The Tragic US Strategy in Afghanistan
Either the administration has deluded itself or it can't muster the courage to tell the American public the truth.
Albert Einstein famously defined insanity as “doing the same thing over and over again and expecting different results.” If that doesn’t accurately describe the more than nine-year-old U.S. war in Afghanistan, I don’t know what does.
The results of the surge of tens of thousands of additional troops into the “graveyard of empires” are now evident. More soldiers, humanitarian workers, and civilians were killed in 2010 than any year since the United States invaded. One tally put the dead at more than 10,000 last year alone.
At least 120,000 Afghans have also been driven from their homes due to the violence over the last year and a half. I visited Charahi Qambar in December, the largest of some 30 camps for the internally displaced around Kabul, and was horrified by the living conditions there. These refugees call simple mud huts home and lack adequate access to food, clean water, education, or work. The most vulnerable, especially the children, often die from the cold during the bitter winters.
Meanwhile, with the presence of foreign troops in Afghanistan serving as one of its most effective recruiting tools, the Taliban has grown exponentially--from an estimated 7,000 in 2006 to 35,000 or 40,000 today, according to NATO.
But after the release of the December review of the war, President Obama nonetheless declared that the United States is “on track to achieve our goals.” Either the administration has deluded itself or it can't muster the courage to tell the American public the truth.
The entire city of Kabul, which the National Intelligence Estimates said is one of the few “ink spots” where there is relative security, feels like a prison. On almost every block there is at least one Afghan in camouflage with an AK-47. Concrete blast walls, sand bags, and razor wire are everywhere. I was frisked for weapons not only at the airport, but also at a nice restaurant. Despite all of these efforts, Kabul is far from safe. This was made painfully clear during my trip when suicide bombers attacked a bus, killing five Afghan army officers and wounding nine in the first major attack in the capital since May.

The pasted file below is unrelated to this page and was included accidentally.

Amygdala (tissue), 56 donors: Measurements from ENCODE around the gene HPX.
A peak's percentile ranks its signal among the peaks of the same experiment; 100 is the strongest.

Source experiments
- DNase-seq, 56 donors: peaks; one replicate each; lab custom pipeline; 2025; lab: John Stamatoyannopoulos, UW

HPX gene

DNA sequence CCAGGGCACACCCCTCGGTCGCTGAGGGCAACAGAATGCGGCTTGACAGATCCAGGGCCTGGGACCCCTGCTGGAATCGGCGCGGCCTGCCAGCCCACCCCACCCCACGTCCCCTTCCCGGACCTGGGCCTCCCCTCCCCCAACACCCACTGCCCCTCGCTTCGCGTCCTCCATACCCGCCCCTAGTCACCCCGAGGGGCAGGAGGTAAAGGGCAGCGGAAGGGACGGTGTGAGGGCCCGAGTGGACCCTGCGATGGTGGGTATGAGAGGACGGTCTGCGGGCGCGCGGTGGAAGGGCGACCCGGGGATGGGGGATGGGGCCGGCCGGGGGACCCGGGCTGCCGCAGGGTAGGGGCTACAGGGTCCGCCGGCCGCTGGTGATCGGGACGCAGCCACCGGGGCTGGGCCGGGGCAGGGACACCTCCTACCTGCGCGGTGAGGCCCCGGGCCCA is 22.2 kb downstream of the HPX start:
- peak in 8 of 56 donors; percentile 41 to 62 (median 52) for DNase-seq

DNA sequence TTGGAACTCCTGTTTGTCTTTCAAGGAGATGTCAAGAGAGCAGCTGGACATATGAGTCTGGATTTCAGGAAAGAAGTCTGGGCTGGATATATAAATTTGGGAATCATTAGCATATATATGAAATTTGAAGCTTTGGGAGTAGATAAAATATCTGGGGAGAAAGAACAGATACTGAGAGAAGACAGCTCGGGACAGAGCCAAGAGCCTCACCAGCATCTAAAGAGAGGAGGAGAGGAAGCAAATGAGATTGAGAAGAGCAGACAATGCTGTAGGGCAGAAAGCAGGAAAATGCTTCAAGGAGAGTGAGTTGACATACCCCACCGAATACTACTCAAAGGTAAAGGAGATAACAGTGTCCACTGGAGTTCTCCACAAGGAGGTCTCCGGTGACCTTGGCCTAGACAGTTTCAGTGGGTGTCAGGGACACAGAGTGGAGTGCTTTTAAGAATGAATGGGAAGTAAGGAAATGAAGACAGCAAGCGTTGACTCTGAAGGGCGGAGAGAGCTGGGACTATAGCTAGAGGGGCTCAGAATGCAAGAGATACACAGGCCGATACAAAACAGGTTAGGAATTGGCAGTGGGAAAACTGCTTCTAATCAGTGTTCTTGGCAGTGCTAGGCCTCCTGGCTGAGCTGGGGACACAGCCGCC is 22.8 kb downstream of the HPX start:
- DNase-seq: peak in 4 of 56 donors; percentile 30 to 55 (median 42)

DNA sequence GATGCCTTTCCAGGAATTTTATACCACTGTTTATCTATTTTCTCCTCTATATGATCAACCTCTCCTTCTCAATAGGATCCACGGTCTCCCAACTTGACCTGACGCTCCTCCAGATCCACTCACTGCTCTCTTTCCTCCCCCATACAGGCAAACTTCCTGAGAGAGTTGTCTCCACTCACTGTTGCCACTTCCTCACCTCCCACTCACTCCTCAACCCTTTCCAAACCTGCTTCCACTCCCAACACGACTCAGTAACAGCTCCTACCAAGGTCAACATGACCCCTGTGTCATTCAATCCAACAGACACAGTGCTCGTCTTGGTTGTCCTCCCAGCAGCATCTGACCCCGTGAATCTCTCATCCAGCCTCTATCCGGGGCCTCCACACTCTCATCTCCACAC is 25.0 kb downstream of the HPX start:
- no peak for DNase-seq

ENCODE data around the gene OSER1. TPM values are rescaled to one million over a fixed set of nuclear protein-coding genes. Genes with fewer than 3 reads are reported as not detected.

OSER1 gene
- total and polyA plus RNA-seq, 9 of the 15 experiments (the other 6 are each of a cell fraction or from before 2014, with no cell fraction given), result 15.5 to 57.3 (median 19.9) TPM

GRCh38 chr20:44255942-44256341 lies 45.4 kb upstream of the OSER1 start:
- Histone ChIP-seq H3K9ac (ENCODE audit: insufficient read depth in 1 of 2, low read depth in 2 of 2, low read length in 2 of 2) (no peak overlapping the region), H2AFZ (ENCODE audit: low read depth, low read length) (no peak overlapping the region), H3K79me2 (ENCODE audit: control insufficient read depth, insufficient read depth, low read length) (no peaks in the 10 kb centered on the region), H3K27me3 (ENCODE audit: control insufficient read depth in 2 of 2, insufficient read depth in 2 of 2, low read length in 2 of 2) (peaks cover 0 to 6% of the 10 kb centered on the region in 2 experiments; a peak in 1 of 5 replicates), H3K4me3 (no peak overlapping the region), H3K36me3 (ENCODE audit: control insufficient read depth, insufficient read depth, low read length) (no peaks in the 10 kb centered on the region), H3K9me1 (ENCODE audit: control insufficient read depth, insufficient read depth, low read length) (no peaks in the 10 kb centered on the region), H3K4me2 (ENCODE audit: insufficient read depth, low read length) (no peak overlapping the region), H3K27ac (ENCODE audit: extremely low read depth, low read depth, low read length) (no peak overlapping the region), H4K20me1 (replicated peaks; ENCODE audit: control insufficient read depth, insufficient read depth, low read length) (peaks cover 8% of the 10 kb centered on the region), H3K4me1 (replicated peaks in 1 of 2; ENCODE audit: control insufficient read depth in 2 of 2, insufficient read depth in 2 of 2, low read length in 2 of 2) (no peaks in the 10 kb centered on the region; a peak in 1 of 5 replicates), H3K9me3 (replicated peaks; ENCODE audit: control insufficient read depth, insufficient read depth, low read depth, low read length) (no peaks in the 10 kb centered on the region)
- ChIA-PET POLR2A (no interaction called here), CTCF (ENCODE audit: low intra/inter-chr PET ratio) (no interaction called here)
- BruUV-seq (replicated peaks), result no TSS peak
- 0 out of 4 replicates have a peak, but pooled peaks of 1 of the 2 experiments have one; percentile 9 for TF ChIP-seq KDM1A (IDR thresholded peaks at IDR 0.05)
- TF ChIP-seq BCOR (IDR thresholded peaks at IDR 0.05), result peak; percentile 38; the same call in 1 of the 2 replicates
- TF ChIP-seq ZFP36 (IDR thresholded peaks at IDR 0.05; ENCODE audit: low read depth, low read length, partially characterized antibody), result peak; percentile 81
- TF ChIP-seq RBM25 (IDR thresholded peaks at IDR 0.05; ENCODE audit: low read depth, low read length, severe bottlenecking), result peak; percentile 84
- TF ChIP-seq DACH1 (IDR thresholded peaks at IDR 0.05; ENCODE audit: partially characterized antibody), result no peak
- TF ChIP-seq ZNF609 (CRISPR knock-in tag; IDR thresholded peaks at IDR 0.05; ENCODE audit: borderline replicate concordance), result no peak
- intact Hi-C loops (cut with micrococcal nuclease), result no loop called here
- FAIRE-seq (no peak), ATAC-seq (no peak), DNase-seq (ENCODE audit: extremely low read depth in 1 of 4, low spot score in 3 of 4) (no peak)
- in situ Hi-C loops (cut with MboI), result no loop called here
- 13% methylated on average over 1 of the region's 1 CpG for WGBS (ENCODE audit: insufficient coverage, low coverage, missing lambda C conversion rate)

Unfortunately, violence is only one of many threats faced by the Afghan people. A perpetual cloud of dust and smog engulfs Kabul, which Afghan authorities say kills 3,000 people in the city every year. The country is plagued by corruption, which the United States too often supports, and desperate poverty. As a westerner, you can’t walk more than a block or two without being approached by small children begging for money. Tragically, these children are in some ways the lucky ones. Afghanistan has the worst infant mortality in the world; one in four children won’t make it to their fifth birthday. Life expectancy for those who do survive is an abominable 44 years.
If the Obama administration is truly concerned with rooting out the Taliban and undermining terrorism, it must rethink its goals in Afghanistan and dramatically change gears. Rather than pointing to an ever-higher Taliban body count as a sign of success, the U.S. should stop backing the corrupt warlords that currently dominate the Afghan government, remove its troops from the country, and redirect the more than $2 billion per week that is currently being squandered on the war to meet the basic needs of everyday Afghans. Only when the people of Afghanistan are free from foreign occupation and have a functioning, democratic government--along with real hope for a better life--will the lure of the Taliban and extremism disappear.
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